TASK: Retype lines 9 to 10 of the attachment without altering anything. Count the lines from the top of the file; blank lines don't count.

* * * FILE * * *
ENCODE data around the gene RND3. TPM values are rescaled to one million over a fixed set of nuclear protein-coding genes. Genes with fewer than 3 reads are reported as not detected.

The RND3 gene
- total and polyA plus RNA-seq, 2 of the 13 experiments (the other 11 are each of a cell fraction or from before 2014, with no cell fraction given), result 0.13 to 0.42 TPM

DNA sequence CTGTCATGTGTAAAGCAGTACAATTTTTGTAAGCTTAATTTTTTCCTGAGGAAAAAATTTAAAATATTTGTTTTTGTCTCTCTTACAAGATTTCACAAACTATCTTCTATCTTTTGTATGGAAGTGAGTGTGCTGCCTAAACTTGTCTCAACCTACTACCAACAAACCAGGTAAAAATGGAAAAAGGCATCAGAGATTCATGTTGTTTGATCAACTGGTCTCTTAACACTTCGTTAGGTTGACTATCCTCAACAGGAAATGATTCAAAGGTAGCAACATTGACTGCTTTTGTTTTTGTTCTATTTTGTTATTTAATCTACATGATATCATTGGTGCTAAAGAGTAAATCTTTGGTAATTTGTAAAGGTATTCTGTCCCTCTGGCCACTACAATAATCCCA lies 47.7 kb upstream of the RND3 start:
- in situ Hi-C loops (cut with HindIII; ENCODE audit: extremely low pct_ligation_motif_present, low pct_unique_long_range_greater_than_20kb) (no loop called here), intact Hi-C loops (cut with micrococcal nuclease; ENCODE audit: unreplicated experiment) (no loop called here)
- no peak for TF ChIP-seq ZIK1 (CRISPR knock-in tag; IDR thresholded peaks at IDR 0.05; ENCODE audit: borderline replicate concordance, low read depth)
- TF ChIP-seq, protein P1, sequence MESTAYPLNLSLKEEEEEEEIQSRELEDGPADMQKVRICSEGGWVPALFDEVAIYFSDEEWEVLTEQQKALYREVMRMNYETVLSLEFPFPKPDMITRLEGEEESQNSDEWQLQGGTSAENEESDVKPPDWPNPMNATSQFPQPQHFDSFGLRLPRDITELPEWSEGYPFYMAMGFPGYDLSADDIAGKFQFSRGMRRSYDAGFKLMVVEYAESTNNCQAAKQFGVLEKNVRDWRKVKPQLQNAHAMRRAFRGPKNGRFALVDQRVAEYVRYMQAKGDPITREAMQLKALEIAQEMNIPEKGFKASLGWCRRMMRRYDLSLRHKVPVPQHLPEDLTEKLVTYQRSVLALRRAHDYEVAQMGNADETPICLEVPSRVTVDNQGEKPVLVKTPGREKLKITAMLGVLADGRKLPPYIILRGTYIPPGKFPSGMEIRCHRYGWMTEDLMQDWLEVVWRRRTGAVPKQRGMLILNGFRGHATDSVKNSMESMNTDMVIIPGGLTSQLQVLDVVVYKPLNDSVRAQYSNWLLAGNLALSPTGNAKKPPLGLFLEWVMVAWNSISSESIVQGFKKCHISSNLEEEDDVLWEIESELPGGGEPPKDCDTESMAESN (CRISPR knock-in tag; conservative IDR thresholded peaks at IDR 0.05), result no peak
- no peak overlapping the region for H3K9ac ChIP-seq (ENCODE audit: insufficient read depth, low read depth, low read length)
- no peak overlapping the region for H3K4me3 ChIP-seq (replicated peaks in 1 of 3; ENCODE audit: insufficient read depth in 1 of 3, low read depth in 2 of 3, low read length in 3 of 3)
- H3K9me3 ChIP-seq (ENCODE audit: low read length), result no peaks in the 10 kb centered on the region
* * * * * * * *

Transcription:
- no peak overlapping the region for H3K4me3 ChIP-seq (replicated peaks in 1 of 3; ENCODE audit: insufficient read depth in 1 of 3, low read depth in 2 of 3, low read length in 3 of 3)
- H3K9me3 ChIP-seq (ENCODE audit: low read length), result no peaks in the 10 kb centered on the region